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Does a C++ compiler generate machine code via assembly language code (i.e., c++ compiler first converts C++ code to assembly language code and then uses assembly language compiler to convert it to machine code), or is assembly language output generation just an option for reference or debugging purposes?

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An "assembly language compiler" is called simply an assembler. – Ben Voigt Mar 20 '11 at 23:05

2 Answers 2

up vote 6 down vote accepted

It doesn't have to, but most do it anyway, as the same assembler (program) can be used for the output of the C/C++/whatever-to-assembler compiler.

g++ for example generates assembler code first (you can see the generated assembler using the -S switch).
MSVC does it too (/FAs).

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Yup, and that way any optimizations implemented at the assembly language level can benefit multiple languages, and sometimes even code written in a mixture of languages. – Ben Voigt Mar 20 '11 at 23:07
@Ben: Assemblers don't optimize much, if anything. About each compiler has some (often source language independent) intermediate language though, which is indeed subject to many optimizations and is sometimes quite similar to machine-agnostic assembly code (e.g. LLVM). – delnan Mar 20 '11 at 23:16
thanks for your reply. does someone know if JAVA/.NET JIT compilers also emit an assembly language, or directly the machine code? – paseena Mar 20 '11 at 23:50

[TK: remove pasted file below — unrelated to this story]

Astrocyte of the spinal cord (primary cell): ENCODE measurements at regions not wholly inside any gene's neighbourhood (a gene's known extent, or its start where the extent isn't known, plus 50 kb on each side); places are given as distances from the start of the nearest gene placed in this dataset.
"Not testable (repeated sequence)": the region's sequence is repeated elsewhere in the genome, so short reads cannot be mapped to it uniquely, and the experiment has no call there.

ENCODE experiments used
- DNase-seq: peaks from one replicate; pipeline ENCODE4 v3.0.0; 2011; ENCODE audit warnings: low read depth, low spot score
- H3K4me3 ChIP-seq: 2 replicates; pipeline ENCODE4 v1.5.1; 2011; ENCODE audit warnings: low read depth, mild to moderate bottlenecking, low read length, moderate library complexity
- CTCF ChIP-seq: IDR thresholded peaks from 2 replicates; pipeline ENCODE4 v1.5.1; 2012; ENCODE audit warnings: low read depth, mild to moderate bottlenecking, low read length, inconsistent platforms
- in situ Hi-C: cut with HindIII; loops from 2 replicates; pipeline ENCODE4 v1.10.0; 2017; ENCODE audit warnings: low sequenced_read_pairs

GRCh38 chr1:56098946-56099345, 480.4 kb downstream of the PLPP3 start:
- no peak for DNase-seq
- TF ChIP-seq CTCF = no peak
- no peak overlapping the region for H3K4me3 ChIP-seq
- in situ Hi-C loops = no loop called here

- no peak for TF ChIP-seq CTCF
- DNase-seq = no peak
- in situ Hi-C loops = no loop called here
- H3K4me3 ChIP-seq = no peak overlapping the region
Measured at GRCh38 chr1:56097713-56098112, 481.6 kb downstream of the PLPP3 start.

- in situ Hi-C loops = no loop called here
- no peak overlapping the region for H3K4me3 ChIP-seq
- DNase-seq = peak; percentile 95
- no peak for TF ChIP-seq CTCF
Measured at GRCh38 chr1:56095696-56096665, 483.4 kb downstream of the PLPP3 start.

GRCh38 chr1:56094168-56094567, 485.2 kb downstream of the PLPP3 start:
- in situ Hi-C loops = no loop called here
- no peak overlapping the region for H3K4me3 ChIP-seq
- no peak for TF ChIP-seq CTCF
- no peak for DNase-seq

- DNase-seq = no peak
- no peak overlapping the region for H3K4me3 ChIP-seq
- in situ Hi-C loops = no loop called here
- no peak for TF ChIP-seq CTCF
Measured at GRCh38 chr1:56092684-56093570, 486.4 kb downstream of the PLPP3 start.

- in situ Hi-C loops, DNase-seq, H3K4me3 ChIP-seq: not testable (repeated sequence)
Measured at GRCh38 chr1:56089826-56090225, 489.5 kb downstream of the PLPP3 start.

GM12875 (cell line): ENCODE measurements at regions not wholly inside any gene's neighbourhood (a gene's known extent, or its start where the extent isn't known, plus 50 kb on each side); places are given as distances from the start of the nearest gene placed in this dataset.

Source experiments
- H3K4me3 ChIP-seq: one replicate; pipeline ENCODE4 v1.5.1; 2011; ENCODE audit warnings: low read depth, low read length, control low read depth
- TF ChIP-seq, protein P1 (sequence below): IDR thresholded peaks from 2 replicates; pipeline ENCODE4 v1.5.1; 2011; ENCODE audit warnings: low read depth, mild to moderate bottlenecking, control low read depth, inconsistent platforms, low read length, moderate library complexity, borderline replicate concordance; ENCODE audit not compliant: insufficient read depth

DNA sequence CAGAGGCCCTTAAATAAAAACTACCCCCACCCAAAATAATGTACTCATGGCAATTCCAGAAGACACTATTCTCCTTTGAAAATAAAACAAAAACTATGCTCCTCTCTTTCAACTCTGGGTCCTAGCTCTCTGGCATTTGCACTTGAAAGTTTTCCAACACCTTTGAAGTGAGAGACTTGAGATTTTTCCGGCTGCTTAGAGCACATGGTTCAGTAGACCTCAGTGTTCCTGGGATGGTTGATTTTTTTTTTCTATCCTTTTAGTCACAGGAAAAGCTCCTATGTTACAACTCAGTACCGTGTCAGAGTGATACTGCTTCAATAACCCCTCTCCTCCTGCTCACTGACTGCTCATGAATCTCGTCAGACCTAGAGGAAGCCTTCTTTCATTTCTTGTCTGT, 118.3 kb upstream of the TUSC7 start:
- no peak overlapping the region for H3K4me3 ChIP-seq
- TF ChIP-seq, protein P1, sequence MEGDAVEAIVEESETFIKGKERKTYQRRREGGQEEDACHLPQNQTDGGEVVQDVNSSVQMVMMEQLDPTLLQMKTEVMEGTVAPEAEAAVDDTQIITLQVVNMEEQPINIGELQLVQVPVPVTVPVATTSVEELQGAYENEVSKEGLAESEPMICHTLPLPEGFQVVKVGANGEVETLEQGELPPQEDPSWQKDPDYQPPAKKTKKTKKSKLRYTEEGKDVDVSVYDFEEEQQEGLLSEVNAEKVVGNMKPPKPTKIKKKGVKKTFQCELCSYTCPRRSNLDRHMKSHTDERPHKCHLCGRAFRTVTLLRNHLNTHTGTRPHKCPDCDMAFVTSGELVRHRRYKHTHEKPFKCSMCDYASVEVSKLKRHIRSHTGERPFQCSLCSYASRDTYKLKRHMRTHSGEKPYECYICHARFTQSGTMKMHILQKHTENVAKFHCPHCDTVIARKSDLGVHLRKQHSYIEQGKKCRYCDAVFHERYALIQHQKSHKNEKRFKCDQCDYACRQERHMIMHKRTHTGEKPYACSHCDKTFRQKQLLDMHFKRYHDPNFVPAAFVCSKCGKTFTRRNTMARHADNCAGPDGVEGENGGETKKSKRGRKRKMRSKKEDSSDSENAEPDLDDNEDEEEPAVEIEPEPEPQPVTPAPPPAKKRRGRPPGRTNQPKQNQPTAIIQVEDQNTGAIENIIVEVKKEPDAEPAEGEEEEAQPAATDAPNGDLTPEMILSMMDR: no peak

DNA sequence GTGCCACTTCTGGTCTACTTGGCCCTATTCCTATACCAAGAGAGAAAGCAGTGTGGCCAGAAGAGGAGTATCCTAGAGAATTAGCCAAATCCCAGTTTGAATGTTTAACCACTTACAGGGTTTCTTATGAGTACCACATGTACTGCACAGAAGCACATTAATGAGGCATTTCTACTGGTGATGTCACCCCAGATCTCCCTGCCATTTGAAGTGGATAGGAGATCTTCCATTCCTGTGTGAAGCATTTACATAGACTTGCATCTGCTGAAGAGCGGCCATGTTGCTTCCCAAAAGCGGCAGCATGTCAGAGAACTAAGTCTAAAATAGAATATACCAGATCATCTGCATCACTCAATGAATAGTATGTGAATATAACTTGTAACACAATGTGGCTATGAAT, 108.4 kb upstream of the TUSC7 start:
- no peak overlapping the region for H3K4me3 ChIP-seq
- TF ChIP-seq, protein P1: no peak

@quant: they emit an intermediary language. Named IL in .NET, bytecode in Java. Its translated to machine code on the target machine by a just-in-time compiler. Imagine the assembly language of a fictional CPU. You can buy CPU cores that execute Java bytecode directly so it's not that fictional. – Hans Passant Mar 21 '11 at 12:50

They used to, a long time ago, although that was typical only for C compilers. The first one I used worked that way, a long time ago. Not unusual for ones that generated code for unusual hardware and operating systems, they saved the cost of writing the object file generator and leveraged existing linkers.

Modern compilers don't bother with the extra step of generating machine code as text and running an assembler afterward, they generate the machine code directly in binary form. The compile speed advantage is fairly significant, text isn't cheap. The option to generate it in textual form from binary is pretty simple to implement.

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